CNN says 'Stupid Girls' was 'poor choice' for Palin segment

Uh huh:

“The music selection was a poor choice and was not intended to be linked to any news story,” a CNN spokesperson told The Hollywood Reporter. “We regret any perception that they were planned together.”


Several outlets are headlining this an “apology,” but it’s about a quarter-apology— the even lazier cousin of the half-apology so often adopted in media and politics.

Strange how these musically misogynistic mishaps always happen with prominent conservative women, huh? Well, there was this one, which throws off the pattern. Maybe it’s just women running to the right of Barack Obama?

Do we really think that, if CNN had made a similarly “poor selection” for a Nancy Pelosi story— say, I don’t know “A Perfect Lie”— it wouldn’t have issued an on-air apology?

But enough of this weak sauce. Let’s check in on the Brian Ross situation. Surely, ABC’s moving toward some sort of formal punishment for its investigative reporter after he erroneously connected Colorado shooter James Holmes to the Tea Party with nothing more than his gut and a Google search. Right?

ABC president Ben Sherwood did face questions about Ross’ flub at a Television Critics Association event, but it looks like Ross will face no formal reprimand of any kind. ABC is the UN of journalism, issuing “strong, stern” talkings-to to correct behavior:

“He was not suspended and there was not a formal reprimand, although we had the first conversation like that that he and I have ever had.” Mr. Sherwood was referring to the “stern and serious conversation.”


Improbably, in a panel discussion, Sherwood seemed to congratulate ABC for correcting the error quickly:

“It was a mistake; we recognized it immediately and owned it immediately…We corrected it immediately, and we apologized,” Sherwood told TV critics, adding that Ross has reached out to the other man in Aurora, to “express his regret.”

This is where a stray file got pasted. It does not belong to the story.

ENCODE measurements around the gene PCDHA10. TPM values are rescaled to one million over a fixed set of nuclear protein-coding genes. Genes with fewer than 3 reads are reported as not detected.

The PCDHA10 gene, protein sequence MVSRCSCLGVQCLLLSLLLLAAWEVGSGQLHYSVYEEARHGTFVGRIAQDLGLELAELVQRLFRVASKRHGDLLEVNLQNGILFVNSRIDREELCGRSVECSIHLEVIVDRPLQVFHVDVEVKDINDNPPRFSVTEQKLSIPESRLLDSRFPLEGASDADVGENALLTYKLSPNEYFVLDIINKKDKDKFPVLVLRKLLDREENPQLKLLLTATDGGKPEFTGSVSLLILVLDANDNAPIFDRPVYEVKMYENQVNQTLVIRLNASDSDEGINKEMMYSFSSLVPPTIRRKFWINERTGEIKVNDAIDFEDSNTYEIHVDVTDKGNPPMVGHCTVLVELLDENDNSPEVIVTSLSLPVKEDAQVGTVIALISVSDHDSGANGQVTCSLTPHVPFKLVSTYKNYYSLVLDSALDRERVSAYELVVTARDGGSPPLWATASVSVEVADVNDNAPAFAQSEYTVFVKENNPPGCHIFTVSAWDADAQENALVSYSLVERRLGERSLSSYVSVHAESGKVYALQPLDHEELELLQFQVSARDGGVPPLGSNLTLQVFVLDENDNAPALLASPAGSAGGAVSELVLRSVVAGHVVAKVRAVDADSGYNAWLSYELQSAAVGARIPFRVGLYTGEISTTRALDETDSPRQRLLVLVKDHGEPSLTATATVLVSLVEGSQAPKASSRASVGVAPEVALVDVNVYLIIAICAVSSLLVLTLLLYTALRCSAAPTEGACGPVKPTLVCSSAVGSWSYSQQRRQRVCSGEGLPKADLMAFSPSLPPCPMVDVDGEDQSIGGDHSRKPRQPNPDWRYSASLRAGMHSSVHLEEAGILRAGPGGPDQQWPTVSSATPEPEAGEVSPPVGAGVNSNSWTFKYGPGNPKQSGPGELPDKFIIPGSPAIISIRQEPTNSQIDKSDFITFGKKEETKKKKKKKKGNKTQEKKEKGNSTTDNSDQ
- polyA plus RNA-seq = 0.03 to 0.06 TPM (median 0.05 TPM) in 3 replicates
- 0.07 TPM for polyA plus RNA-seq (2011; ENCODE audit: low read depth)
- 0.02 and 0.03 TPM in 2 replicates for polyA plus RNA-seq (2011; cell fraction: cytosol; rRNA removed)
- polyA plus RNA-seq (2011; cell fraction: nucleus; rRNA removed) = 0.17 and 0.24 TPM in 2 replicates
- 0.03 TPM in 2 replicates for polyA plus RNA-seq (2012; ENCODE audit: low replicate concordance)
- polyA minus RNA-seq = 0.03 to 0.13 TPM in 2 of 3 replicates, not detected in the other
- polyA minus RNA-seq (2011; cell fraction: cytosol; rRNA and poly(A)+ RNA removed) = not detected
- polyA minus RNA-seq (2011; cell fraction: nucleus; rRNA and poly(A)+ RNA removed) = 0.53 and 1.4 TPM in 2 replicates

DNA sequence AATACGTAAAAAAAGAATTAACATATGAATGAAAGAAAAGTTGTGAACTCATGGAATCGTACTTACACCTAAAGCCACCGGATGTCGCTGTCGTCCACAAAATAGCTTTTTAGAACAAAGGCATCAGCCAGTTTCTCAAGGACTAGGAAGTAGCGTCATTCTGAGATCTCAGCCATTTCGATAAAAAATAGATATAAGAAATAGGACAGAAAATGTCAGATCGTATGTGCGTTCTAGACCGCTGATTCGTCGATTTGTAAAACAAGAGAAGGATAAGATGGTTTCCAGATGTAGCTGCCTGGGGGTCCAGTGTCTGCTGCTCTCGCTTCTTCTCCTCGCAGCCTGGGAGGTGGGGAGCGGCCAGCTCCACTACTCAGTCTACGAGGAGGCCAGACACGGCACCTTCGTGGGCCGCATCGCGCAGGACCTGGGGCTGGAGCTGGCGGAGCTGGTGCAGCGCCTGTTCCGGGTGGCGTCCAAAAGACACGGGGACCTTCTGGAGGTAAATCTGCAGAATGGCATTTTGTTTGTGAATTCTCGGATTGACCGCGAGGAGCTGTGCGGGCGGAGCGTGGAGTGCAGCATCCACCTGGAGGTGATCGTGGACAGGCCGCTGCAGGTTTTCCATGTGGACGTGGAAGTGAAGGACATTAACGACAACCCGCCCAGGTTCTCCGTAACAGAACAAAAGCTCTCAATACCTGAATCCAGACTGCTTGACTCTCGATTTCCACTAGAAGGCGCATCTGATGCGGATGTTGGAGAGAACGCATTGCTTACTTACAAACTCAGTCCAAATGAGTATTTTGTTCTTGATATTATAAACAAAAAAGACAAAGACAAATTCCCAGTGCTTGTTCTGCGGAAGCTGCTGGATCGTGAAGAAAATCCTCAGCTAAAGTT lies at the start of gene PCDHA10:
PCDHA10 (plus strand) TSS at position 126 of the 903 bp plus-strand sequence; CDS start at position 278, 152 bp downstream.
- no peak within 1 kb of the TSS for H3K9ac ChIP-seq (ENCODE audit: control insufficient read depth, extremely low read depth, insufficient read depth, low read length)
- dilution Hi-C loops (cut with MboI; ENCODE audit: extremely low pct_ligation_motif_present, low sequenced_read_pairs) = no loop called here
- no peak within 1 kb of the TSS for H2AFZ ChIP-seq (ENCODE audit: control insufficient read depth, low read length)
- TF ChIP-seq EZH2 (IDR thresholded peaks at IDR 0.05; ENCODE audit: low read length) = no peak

Stephanopoulos, host of “This Week,” was sitting across from Ross accepting his report credulously, but he seemed pretty laid back about it, too:

Stephanopoulos, who appeared at the press tour via satellite with the rest of the “GMA” on-air gang, also apologized for the mistake.

“This was a breaking news situation and people are going to make mistakes,” Stephanopoulos said, adding “The test of a good journalist and good news organization is how you handle and how transparent you are with the viewers” when a mistake is made.

Or, you could say, in the moment, “Hey, Brian, do we actually have any proof that’s true?” That’d be a good test of a journalist.

And perhaps most improbably of all, both Sherwood and Stephanopoulos claimed there was no political motivation behind the mistake:

“We all know that our work can become political fodder,” [Stephanopoulos] said. “I don’t think there was any political motivation behind the mistake.”



“We — all news organizations — are interested in finding out as much as we can about [Holmes], about his affiliations, his associations,” he said, adding that a “rich profile” of a person who may be responsible for the worst mass shooting in U.S. history has “journalistic relevance.”

Indeed, and I’m sure Ross would have reported immediately if he had Googled “Jim Holmes” + “Aurora” + “locavores and vegans.”

Sherwood said the “buck stops” with him, but that Brian Ross is an “outstanding investigative journalist,” and after all, wasn’t ABC’s coverage pretty awesome aside from that?

Exit question (Allahpundit™): Is Stewart losing his touch?

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David Strom 10:40 AM | April 12, 2024